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20 May 2021

Researchers receive FDA approval for new blood cancer treatment

GammaDelta Therapeutics has received Investigational New Drug approval from the U.S. Food and Drug Administration (FDA) for the Company’s allogeneic variable delta 1 (Vδ1) gamma-delta (γδ) T cell therapy, GDX012, to be investigated as a treatment for blood cancers.

blood cancer

The FDA also granted orphan drug designation to allow the novel cell therapy to be trialled for the treatment of acute myeloid leukaemia (AML) in the United States.

The phase 1 trial is expected to begin later in 2021 as a multicentre study and will evaluate safety, tolerability and anti-leukemic activity of GDX012.

GammaDelta was co-founded by Professor Adrian Hayday and Oliver Nussbaumer of King’s and The Crick with support from life sciences investors Abingworth and Cancer Research Technology, the commercial arm of Cancer Research UK.

The company aims to exploit the unique activities of gamma delta (γδ) T cells that are found in the body's tissues where cancers and inflammatory diseases take hold. These distinct immune cells specifically recognise and are activated by molecular patterns of dysregulation associated with cancer.

GammaDelta has harnessed the activity of these cells to develop “off-the-shelf” cell therapies. The novel approach could lead to new immunotherapies for a broad range of cancers and auto-inflammatory diseases.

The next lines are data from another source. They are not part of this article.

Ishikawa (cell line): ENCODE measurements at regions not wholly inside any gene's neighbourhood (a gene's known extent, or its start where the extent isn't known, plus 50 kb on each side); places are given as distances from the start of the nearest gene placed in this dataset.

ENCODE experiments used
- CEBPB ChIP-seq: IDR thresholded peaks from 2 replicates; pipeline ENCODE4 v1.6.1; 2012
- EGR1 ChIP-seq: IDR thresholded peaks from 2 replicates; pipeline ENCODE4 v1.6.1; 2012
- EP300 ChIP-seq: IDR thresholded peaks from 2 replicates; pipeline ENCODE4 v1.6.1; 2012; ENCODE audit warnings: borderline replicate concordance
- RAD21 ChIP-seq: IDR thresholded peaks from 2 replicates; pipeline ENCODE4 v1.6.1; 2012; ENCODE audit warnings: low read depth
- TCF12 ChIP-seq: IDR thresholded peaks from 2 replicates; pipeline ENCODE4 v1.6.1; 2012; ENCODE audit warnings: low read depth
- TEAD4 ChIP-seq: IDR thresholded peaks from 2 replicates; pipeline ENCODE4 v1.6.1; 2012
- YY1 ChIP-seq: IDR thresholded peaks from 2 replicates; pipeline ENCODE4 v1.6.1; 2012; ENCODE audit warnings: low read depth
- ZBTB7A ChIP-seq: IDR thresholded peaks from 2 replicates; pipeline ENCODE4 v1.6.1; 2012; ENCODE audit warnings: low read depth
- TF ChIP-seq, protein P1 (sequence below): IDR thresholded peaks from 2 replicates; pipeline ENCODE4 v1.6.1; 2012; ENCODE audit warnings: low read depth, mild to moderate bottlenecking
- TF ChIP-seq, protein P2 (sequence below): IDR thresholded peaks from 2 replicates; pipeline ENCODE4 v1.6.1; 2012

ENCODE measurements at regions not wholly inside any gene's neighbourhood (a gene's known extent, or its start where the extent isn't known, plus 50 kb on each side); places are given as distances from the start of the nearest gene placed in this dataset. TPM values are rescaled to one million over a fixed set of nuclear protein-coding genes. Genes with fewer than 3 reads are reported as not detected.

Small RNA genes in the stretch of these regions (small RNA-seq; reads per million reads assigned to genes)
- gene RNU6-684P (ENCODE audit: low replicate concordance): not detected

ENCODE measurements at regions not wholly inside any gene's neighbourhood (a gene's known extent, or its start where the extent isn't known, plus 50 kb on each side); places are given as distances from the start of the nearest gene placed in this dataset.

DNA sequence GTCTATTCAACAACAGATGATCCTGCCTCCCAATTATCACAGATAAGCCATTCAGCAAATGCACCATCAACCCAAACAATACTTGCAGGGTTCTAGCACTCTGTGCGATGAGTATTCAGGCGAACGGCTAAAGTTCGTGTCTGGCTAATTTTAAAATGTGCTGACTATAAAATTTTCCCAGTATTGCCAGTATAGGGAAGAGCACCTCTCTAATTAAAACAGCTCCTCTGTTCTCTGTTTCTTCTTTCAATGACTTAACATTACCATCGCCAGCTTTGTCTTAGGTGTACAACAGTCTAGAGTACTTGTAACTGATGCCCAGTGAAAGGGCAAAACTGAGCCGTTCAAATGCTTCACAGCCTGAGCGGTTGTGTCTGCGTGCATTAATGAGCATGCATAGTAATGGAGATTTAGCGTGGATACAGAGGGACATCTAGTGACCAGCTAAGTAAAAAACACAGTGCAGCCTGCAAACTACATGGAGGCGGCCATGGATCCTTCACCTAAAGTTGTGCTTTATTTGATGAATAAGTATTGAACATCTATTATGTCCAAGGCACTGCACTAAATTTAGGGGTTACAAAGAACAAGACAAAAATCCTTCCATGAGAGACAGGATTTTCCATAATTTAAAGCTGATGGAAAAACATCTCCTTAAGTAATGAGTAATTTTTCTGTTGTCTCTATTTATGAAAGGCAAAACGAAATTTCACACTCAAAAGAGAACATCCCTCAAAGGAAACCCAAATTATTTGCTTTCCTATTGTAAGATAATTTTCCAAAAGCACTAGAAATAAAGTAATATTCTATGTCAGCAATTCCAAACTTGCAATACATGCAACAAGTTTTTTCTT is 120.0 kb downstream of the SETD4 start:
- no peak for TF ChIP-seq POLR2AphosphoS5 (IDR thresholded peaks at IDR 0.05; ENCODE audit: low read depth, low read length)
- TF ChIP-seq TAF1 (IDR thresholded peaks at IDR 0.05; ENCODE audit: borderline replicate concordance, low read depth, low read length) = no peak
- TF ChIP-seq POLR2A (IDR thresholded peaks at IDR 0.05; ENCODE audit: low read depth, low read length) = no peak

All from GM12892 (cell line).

From our very first studies into γδ T cells in the 1980s, through to demonstrating their unique activity in the presence of cancer, it’s been clear that these immune cells have enormous potential for the development of new immunotherapy treatments. I’m thrilled to see our research finally reaching patients and look forward to seeing how clinical trials progress.

Professor Adrian Hayday, from The School of Immunology & Microbial Sciences and co-founder of GammaDelta Therapeutics

Dr. Paolo Paoletti, CEO of GammaDelta Therapeutics, commented: “The clearance of our IND application for GDX012 marks an important step for our company in establishing a portfolio of innovative allogeneic cell therapies. The unique properties of Vδ1 γδ T cells will be evaluated for the first time in a clinical study for patients with AML. This important milestone results from our efforts to establish a robust pipeline of cellular immunotherapies derived from our proprietary platforms and processes for the isolation and expansion of Vδ1 γδ T cells from both blood and tissues for targeting haematological malignancies and solid tumours.”

In this story

Adrian  Hayday

Professor of Immunobiology